But what if the supervisor is having more than one consensual affair? The plaintiffs were two former employees of the Valley State Prison for Women.Or, what if more than one supervisor is having a consensual affair? The issue before the California Supreme Court was whether the lower court’s grant of summary judgment in favor of the defendants was proper.Think of it this way: Consensual sexual relationships are no different from any other kind of environmental harassment.

Nevertheless, the California Supreme Court recently ruled in Miller v. Subordinate says, “I’m busy.” Supervisor hears, “Ask me another time,” so supervisor asks again.

Department of Corrections, S114097 (2005), that completely consensual workplace romances can create a hostile work environment for others in the workplace. Problem: Subordinate means “I’d rather die.” Take 3. Subordinate says, “No.” Supervisor does not ask again.

After all, the EEOC guidelines it cites are not new, and the decision itself is binding only in California.

On the other hand, the decision is one of the first cases in which a court has adopted the EEOC’s theory on widespread sexual favoritism, and it has garnered significant media attention.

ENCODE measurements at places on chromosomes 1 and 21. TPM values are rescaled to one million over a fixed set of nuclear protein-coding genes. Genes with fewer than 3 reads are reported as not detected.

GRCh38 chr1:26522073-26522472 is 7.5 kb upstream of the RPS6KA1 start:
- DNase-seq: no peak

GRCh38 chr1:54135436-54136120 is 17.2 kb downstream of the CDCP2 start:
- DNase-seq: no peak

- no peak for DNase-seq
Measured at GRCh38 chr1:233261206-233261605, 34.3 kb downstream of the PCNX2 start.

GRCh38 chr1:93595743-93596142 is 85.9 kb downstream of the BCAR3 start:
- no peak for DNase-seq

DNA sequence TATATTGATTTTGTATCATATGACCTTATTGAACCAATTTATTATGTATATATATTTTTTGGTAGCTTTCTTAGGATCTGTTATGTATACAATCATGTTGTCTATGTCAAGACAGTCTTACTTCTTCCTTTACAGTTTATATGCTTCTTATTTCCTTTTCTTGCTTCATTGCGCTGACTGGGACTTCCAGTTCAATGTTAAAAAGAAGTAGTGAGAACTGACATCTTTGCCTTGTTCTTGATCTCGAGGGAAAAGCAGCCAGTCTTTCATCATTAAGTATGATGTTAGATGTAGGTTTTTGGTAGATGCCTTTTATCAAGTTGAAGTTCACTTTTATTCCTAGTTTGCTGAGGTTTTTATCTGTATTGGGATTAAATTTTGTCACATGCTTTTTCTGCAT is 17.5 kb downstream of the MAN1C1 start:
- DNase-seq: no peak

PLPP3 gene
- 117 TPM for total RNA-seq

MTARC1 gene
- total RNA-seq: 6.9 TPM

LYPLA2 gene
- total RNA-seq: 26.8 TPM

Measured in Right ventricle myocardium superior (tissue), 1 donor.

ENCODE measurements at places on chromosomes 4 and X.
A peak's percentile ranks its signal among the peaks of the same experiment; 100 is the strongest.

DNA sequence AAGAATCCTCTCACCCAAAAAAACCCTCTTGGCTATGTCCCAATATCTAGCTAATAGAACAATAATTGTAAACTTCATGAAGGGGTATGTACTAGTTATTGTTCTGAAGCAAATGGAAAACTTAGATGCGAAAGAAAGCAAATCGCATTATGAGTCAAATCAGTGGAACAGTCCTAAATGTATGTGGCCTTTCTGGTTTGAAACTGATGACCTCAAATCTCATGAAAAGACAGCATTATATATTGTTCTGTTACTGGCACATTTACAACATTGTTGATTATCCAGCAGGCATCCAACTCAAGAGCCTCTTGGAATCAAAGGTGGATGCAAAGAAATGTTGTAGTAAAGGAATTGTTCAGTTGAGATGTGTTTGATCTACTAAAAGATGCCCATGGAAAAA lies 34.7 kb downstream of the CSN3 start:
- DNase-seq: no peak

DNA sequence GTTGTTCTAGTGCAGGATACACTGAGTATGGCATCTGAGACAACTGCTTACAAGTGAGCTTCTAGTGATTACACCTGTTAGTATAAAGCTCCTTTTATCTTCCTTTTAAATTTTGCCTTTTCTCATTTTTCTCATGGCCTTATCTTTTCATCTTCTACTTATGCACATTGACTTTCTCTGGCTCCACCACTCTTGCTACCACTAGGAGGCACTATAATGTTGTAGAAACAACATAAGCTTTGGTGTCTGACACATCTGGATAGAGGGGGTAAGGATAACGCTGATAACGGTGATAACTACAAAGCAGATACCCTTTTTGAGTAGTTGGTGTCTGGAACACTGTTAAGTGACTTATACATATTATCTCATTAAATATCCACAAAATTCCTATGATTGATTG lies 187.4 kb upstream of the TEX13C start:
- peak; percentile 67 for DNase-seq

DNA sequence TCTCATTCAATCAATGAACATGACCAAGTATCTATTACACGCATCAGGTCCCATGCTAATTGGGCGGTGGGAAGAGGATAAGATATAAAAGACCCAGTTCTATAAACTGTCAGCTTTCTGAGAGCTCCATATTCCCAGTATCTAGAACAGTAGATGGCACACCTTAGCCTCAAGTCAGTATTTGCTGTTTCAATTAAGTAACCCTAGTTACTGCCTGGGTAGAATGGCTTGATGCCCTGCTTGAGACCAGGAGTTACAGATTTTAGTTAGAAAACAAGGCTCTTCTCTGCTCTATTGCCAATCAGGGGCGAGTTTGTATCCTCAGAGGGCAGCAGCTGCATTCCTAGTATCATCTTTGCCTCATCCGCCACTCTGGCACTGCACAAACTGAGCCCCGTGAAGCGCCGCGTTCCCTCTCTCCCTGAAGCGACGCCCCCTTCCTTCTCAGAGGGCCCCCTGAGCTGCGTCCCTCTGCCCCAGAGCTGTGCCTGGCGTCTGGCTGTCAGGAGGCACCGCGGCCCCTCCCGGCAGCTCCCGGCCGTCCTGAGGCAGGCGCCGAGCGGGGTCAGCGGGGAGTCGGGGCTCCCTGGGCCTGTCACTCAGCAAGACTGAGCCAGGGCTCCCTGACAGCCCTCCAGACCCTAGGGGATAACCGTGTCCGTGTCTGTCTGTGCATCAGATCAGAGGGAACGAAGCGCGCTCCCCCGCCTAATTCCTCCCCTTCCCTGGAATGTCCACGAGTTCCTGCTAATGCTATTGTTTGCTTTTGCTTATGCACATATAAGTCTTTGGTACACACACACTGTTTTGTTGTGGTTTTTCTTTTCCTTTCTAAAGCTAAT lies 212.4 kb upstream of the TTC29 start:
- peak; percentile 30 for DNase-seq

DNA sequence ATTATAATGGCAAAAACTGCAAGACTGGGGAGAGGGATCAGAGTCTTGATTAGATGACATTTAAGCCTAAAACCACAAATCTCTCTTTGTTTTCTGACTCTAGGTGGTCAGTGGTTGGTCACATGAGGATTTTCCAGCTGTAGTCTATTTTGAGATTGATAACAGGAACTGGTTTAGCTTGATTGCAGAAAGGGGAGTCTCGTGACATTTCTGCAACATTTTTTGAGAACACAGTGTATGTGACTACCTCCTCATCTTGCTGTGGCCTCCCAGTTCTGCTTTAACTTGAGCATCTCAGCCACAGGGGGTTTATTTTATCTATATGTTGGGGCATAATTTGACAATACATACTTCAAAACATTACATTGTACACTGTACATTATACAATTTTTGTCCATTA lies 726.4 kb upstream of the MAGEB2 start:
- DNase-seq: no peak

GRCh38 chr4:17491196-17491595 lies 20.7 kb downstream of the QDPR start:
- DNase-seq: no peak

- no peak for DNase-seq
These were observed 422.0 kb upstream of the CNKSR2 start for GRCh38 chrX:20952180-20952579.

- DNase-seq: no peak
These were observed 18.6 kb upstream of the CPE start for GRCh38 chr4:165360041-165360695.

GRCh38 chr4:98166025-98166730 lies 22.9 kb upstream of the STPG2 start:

Picture the Problems Here’s a series of snapshots exposing the risks of dating, or attempts at dating, between a supervisor and a subordinate: Take 1. There’s no question that the relationship is entirely welcome.

Problem: No problem, so long as the consensual affair is isolated. Nightmare It’s hard to imagine worse allegations than those set forth in Miller.

Rather, the top dog was having affairs with three different women.

Miller and Beyond On the one hand, it’s important not to overstate the significance of Miller.

For workplace sexual conduct to constitute prohibited sexual harassment, it generally must be unwelcome.

If it’s welcome, the conduct still may be inappropriate for the workplace, but usually it’s not unlawful.

The EEOC’s analysis has been applied in numerous cases holding that an isolated instance of paramour preference is not unlawful. Westchester County Medical Center, 807 F.2d 304 (1986), for example, the 2nd U. Circuit Court of Appeals found “no justification for defining ‘sex,’ for Title VII purposes, so broadly as to include an ongoing, voluntary romantic engagement.” More recently, in Wilson v. The second exception is a situation where sexual favoritism is so widespread that the implied message is that women (or men) are “sexual playthings.” Conveying that message can create a hostile work environment for women and men alike.